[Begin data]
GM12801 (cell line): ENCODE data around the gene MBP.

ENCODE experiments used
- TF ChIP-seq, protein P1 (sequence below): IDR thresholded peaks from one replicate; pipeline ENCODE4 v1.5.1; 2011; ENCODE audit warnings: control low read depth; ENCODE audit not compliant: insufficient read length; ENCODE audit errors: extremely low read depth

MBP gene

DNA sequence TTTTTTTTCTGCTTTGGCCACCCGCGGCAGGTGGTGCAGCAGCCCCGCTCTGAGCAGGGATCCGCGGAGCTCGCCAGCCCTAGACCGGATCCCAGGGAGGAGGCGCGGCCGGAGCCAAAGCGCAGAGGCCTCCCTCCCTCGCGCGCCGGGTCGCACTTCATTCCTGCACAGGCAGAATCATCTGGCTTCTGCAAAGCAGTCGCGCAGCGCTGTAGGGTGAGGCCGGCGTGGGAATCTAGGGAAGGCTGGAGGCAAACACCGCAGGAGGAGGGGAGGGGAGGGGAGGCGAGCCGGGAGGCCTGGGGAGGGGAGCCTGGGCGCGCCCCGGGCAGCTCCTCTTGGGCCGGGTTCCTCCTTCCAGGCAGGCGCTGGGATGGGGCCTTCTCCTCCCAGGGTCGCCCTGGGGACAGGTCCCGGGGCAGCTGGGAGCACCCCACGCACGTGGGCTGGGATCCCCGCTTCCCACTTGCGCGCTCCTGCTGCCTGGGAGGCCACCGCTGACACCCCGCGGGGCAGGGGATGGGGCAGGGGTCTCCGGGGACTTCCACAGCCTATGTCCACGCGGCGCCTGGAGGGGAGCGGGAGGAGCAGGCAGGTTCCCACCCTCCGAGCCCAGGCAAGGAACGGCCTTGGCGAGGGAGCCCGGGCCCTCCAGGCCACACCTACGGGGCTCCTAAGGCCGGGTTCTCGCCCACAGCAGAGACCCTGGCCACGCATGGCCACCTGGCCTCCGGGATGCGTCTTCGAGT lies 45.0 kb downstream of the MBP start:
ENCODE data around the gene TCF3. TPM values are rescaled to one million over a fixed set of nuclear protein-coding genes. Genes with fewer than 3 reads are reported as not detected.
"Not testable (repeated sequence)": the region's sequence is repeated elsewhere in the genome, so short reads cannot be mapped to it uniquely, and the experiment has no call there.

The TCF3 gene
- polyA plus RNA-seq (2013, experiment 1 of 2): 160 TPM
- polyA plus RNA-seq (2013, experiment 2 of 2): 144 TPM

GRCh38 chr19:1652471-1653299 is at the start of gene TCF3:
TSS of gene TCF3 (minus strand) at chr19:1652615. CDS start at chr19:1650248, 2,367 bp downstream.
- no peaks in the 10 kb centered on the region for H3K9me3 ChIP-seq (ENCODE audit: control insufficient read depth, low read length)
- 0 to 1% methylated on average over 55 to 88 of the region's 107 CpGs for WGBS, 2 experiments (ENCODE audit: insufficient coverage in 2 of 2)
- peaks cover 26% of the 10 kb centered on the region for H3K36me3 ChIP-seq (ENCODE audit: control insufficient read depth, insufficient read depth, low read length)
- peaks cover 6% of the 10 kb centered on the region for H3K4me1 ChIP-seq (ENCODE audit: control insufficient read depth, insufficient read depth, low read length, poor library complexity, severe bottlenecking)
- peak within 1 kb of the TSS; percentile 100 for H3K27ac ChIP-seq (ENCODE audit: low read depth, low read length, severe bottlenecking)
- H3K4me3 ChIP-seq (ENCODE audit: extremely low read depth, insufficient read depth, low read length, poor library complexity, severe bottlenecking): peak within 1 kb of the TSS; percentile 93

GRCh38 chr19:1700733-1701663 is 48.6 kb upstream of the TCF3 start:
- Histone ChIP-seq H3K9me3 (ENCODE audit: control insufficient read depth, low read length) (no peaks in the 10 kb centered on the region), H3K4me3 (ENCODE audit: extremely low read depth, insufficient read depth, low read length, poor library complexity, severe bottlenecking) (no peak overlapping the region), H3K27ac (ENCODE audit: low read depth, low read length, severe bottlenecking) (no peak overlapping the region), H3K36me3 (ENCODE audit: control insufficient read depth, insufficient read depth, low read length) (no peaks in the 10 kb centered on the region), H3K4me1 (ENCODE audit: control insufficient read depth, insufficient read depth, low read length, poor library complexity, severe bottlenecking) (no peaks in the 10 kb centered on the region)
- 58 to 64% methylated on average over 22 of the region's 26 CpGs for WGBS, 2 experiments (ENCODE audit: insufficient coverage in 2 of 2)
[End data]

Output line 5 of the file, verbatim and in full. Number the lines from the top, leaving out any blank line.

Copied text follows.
DNA sequence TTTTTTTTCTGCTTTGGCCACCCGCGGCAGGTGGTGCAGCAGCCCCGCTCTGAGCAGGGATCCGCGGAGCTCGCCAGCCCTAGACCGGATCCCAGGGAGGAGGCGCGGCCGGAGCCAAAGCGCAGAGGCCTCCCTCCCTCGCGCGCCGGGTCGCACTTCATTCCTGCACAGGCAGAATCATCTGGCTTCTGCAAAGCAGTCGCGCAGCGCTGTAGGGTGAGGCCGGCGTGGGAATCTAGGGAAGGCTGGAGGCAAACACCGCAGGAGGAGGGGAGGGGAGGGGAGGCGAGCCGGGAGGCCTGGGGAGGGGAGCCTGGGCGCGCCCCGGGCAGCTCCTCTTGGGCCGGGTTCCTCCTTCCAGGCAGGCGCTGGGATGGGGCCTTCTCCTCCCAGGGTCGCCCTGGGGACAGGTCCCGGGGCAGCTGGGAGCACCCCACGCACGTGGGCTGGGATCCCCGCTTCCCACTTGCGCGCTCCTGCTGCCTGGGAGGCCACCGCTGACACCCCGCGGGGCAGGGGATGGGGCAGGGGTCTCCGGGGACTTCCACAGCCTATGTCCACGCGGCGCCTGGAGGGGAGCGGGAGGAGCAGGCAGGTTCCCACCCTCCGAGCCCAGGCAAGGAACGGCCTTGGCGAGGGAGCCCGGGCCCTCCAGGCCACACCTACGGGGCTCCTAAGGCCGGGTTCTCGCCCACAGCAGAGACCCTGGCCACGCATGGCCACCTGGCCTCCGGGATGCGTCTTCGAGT lies 45.0 kb downstream of the MBP start: